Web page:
The words of Austrian artist Michael Baumgartner’s exhibition title, ‘We Look’, are printed on tarpaulin in large black capital letters and hung on separate walls at The Black Mariah. ‘LOOK’ confronts us, an injunction demanding that we pay attention; ‘WE’ seems perhaps less assured, suggesting an attempt to conjure a collective through a speech act. In any case, this title addresses the viewer directly, hailing him or her as part of a group rather than simply as an individual. Alongside this piece the show presented nine maquettes on plinths of varying heights and widths, an audio work, and a photograph.
Maquettes have traditionally allowed sculptors to test out ideas and forms, and Baumgartner’s works are one-to-ten scale models for larger pieces. The models are primarily constructions of wood and mirrors; they present smooth, finished surfaces and were fabricated by a carpenter with whom the artist has had a long-term working relationship. They reference different kinds of architectural features and spaces. Some pieces are opaque and closed when seen from certain angles and, though small, have a monumental aspect. Others are seemingly more playful and open: we can look through windows into some of the pieces, while others employ periscopes, making clear the preoccupation with point-of-view and the framing of vision.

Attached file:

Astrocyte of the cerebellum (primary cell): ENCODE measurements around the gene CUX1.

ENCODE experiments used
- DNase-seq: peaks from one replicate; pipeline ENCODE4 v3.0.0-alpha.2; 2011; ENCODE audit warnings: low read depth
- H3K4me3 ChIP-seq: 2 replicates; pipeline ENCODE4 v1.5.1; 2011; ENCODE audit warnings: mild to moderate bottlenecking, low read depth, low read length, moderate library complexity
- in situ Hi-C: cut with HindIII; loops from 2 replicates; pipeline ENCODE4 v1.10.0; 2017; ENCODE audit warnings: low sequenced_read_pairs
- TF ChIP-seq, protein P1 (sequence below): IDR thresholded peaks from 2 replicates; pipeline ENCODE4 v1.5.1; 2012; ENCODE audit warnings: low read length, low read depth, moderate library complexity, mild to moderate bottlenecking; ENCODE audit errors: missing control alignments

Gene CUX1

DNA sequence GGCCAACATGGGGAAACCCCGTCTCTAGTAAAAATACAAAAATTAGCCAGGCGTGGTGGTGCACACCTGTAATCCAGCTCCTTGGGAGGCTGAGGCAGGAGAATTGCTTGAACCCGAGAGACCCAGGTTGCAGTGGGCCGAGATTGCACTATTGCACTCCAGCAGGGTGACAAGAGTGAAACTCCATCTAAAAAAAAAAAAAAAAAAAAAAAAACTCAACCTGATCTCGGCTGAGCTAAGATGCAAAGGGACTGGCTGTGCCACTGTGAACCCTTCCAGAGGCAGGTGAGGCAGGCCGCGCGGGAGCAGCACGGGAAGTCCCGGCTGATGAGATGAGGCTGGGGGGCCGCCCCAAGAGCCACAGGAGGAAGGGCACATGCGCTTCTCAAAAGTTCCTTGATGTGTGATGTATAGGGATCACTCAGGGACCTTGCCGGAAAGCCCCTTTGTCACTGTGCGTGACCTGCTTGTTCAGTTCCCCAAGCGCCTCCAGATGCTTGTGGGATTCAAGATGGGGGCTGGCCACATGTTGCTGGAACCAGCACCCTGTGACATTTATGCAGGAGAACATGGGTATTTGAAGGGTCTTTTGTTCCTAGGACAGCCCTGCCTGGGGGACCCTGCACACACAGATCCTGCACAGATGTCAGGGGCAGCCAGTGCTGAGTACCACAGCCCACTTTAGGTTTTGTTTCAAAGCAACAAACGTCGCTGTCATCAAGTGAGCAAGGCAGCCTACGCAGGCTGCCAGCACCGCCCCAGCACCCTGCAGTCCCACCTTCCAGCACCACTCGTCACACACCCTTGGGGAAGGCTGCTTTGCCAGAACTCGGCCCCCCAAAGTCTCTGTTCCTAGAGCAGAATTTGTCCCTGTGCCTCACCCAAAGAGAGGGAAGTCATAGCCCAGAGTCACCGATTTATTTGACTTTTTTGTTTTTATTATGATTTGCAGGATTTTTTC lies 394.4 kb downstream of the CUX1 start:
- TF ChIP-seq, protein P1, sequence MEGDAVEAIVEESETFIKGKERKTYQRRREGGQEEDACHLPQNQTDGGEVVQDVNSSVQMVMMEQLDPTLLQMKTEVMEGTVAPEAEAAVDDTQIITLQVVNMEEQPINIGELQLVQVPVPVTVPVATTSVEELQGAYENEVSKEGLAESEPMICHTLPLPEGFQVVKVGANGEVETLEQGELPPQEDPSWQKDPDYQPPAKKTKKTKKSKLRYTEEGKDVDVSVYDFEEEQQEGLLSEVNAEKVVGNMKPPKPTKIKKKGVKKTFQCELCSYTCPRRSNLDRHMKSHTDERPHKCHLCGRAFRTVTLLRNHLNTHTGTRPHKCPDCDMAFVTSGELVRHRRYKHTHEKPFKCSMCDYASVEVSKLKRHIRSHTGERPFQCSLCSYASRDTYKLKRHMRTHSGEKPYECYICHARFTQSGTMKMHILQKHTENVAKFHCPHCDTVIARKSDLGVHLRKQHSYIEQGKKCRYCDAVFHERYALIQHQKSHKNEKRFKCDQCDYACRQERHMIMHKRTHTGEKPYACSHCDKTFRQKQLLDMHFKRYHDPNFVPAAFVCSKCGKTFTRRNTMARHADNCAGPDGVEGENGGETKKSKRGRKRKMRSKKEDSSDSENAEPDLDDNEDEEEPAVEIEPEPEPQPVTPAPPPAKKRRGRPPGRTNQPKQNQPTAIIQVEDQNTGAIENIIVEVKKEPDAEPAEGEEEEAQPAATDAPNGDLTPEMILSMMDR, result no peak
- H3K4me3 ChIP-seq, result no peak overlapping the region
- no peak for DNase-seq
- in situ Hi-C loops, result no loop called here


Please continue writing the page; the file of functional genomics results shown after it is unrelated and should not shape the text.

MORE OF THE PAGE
As we look our gaze is refracted and reflected through a hall of mirrors. In the accompanying text Baumgartner makes reference to Jacques Lacan and his celebrated theorization of ‘The Mirror Stage’ – the idea that the young infant, before having acquired a stable sense of self or the capacity to speak, jubilantly recognizes his or her own mirror image. This image is more unified, upright and coherent than the infant in fact experiences itself to be. For Lacan, this is an important step in the formation of the ego. But the mirrors in Baumgartner’s works do not reflect back a coherent whole; they more often than not break up the image of the viewer.
The pieces also seem to have an optimum viewing position and, if such a position is adopted, the mirror effects break up the viewer’s reflection into parts. At the exhibition’s opening the artist showed my friend and I the preferred position from which to look at 5 Figures, a wood and mirror construction, suggestive of a guillotine. If scaled-up and built, the structure would become the platform for a dancer, and through the placement of mirrors each viewer would see another viewer’s head in place of the performer’s. The pieces, then, are maquettes for environments for performances; this raises the question of how exactly we are meant to confront the work. Are we meant to view them as objects in themselves, or to imagine their manifestations with performers; are they models for stage-sets, or are they sculptures?